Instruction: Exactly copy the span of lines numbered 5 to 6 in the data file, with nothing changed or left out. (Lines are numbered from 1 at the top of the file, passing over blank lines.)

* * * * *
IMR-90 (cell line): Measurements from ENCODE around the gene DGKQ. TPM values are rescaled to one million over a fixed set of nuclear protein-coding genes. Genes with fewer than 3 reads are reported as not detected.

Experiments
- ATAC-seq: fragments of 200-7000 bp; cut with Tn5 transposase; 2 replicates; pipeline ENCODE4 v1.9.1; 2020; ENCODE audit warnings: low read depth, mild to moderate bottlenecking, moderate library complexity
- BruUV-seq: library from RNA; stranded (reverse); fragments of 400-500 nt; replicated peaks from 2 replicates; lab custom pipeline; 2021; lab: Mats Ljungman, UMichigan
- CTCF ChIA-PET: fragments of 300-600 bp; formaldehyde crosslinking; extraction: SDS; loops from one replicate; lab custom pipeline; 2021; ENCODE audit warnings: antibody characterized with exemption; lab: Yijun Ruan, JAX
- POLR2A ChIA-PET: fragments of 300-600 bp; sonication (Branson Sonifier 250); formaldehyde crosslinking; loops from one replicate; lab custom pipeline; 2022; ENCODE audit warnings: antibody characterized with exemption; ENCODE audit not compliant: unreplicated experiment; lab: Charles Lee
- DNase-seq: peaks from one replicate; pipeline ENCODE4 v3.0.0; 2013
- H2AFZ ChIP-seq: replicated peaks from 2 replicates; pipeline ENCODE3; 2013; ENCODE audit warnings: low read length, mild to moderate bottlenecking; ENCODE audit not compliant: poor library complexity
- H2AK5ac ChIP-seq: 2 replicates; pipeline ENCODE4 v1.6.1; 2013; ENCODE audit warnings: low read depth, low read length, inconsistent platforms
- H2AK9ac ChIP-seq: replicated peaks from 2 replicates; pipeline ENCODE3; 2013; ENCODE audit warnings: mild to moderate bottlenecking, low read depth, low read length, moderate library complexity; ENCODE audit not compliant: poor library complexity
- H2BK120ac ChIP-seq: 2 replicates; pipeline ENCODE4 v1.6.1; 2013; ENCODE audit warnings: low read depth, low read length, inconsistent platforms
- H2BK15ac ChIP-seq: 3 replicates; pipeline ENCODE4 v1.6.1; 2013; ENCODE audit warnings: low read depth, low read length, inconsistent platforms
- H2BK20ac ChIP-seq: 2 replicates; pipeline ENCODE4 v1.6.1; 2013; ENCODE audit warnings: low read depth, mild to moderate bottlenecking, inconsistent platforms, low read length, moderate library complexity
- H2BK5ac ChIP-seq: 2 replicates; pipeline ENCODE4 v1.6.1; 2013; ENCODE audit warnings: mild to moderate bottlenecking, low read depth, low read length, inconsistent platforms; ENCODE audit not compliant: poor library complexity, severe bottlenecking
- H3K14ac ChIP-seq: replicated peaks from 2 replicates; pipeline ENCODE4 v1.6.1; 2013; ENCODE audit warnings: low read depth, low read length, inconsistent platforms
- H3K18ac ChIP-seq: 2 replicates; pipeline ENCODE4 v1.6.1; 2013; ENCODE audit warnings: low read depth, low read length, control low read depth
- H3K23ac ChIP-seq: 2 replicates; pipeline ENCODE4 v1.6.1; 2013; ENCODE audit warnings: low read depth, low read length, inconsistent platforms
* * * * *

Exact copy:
- CTCF ChIA-PET: fragments of 300-600 bp; formaldehyde crosslinking; extraction: SDS; loops from one replicate; lab custom pipeline; 2021; ENCODE audit warnings: antibody characterized with exemption; lab: Yijun Ruan, JAX
- POLR2A ChIA-PET: fragments of 300-600 bp; sonication (Branson Sonifier 250); formaldehyde crosslinking; loops from one replicate; lab custom pipeline; 2022; ENCODE audit warnings: antibody characterized with exemption; ENCODE audit not compliant: unreplicated experiment; lab: Charles Lee